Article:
“We'll be here no matter what happens,” said Royal Canadian Legion Tottenham Branch president Gary Brown, of the Legion's efforts to continue to be a viable organization despite the fact that it has currently closed its doors due to the stay-at-home provincial mandate.
The closure means the Legion has not been able to rent out its halls, which is a main source of income. Over the previous year, it has been severely restricted when it comes to rentals since the number of people allowed to gather indoors had been reduced to ten at one point.
That along with the fact that its bar is closed means another source of income has been shut down.
Currently the branch is maintaining its bills thanks to a $20,000 grant that was issued by the provincial government and a small grant that came from federal level.
“As far as our bills go, the problem is with hydro,” Mr. Brown explained. “They cannot get into the building to read our meter so they are averaging what the price was when we were open. Being closed we're still getting a hydro bill of $1,600 a month and we're not even open. What makes the money for the branch is the hall rentals.”
The Legion is a very social place with members routinely spending time with friends and enjoying the facilities. The restrictions have meant that some members have been cut off from their social time with others.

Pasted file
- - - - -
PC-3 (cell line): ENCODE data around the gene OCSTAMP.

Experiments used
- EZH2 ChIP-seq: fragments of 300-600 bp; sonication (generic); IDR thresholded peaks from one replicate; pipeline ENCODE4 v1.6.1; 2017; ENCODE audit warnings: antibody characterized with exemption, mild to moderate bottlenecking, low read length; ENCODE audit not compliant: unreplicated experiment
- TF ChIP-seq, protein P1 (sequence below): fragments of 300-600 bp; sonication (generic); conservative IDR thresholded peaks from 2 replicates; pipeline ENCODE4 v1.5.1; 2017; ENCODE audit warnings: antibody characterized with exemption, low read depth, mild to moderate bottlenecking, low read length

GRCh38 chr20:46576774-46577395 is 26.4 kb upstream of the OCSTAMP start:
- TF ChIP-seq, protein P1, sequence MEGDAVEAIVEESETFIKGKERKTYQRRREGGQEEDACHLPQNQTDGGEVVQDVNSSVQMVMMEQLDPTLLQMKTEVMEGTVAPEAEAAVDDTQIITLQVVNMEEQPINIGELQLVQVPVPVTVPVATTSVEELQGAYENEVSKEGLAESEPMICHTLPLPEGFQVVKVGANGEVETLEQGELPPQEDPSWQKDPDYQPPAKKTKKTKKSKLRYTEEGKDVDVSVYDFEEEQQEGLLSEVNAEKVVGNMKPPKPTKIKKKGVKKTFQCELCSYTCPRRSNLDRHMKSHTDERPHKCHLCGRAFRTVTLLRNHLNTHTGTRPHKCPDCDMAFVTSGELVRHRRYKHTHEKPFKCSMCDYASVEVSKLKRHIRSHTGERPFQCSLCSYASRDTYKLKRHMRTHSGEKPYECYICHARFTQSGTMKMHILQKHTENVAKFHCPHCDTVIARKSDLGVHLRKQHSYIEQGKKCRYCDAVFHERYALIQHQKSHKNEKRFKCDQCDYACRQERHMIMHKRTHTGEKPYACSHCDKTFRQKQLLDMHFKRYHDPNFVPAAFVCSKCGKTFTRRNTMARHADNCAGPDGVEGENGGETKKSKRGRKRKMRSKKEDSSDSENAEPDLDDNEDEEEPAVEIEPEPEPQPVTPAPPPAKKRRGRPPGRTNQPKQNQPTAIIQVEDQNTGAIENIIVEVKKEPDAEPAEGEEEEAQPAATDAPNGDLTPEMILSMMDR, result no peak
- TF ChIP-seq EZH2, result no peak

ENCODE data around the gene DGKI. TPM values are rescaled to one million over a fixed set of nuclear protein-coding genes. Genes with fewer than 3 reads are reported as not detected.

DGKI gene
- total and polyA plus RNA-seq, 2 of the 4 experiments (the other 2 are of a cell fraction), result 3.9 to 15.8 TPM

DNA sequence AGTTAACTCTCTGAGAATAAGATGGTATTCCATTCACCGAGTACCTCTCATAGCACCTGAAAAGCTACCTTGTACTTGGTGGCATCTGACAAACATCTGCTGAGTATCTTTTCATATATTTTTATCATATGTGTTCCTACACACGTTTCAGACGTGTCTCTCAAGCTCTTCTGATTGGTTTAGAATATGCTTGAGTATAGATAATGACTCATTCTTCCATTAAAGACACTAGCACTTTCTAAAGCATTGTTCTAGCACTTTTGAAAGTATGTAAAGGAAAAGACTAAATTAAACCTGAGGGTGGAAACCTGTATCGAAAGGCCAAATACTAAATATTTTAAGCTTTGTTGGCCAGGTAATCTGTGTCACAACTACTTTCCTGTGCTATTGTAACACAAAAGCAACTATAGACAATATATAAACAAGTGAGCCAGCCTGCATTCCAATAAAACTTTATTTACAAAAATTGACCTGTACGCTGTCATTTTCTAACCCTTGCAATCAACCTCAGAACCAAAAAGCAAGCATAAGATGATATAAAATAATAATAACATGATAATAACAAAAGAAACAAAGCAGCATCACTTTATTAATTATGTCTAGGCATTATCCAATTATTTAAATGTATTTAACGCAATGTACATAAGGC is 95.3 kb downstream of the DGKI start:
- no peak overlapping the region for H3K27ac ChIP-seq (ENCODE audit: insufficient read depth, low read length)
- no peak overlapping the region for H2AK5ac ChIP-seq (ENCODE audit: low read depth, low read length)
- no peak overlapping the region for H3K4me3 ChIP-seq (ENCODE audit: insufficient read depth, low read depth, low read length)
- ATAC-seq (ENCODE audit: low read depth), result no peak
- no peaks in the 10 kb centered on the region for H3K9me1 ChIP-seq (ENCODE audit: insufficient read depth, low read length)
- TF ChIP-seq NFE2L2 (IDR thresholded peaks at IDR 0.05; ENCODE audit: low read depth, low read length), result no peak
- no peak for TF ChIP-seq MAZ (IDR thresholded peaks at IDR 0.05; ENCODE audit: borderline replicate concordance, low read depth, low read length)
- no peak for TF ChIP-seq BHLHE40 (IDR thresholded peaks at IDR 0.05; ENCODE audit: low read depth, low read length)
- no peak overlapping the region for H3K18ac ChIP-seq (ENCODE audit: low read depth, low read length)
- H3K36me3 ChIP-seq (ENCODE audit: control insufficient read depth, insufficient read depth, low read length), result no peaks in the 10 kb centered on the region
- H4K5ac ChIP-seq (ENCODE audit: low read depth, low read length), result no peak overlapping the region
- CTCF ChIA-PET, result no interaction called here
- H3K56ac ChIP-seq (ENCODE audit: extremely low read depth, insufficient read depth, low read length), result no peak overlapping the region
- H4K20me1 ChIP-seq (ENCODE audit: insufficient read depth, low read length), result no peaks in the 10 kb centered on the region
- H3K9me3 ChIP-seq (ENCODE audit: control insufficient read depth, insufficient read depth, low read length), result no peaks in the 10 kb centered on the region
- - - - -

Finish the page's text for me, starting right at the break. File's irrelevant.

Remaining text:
“My biggest concern with this whole thing is we have some older members, and non-members that come to the branch and that's their only source of communicating with anyone else outside of their home,” Mr. Brown said. “That's an issue – it's really concerning. We were closed, and when we re-opened it was good to see them, even when we were allowed to have only ten people there.”
The Tottenham branch is fairly large when it comes to floor space so when they were allowed to have ten people indoors, it didn't make a lot of sense to see so few people spaced out over such a large area.
Mr. Brown said the situation was much better when they were allowed to have an occupancy based on a percentage.
The $20,000 grant will allow the branch to meet its bills for around five months.
There have already been several Legion branches around the country who could not continue under the COVID restrictions and have closed their doors for good.
However, Mr. Brown said the Tottenham branch will remain. He credits local resident's participation and support as a big factor in the branch's success.
“The community is really behind it which is good to see,” Mr. Brown said. “Without that community there wouldn't be a legion anywhere. Our local baseball players come here after a game and have beer before going home. A lot of them play at Coventy Park and they still come back here. They're very supportive.”
Right now the legion is remaining in the dark until the restrictions are lifted, but the branch executive are hopeful of a return to regular activities in the future.
“We're holding our own for now, it's just very hard on your nerves,” Mr. Brown said of waiting out the situation. “We're all volunteers but it's the same as running a business so the stress is there every day.”
The Legion is also involved in a class action law suit against an insurance company. The Legion had business interruption insurance, and insurance companies are refusing to pay because COVID wasn't specifically named in the policy.
Once the current restrictions are lifted the Legion can open its doors and once again welcome members.
For now, the branch is concerned with maintaining the building and the integrity of the organization to make sure members do have a place to return to.
Brian Lockhart, Local Journalism Initiative Reporter, New Tecumseth Times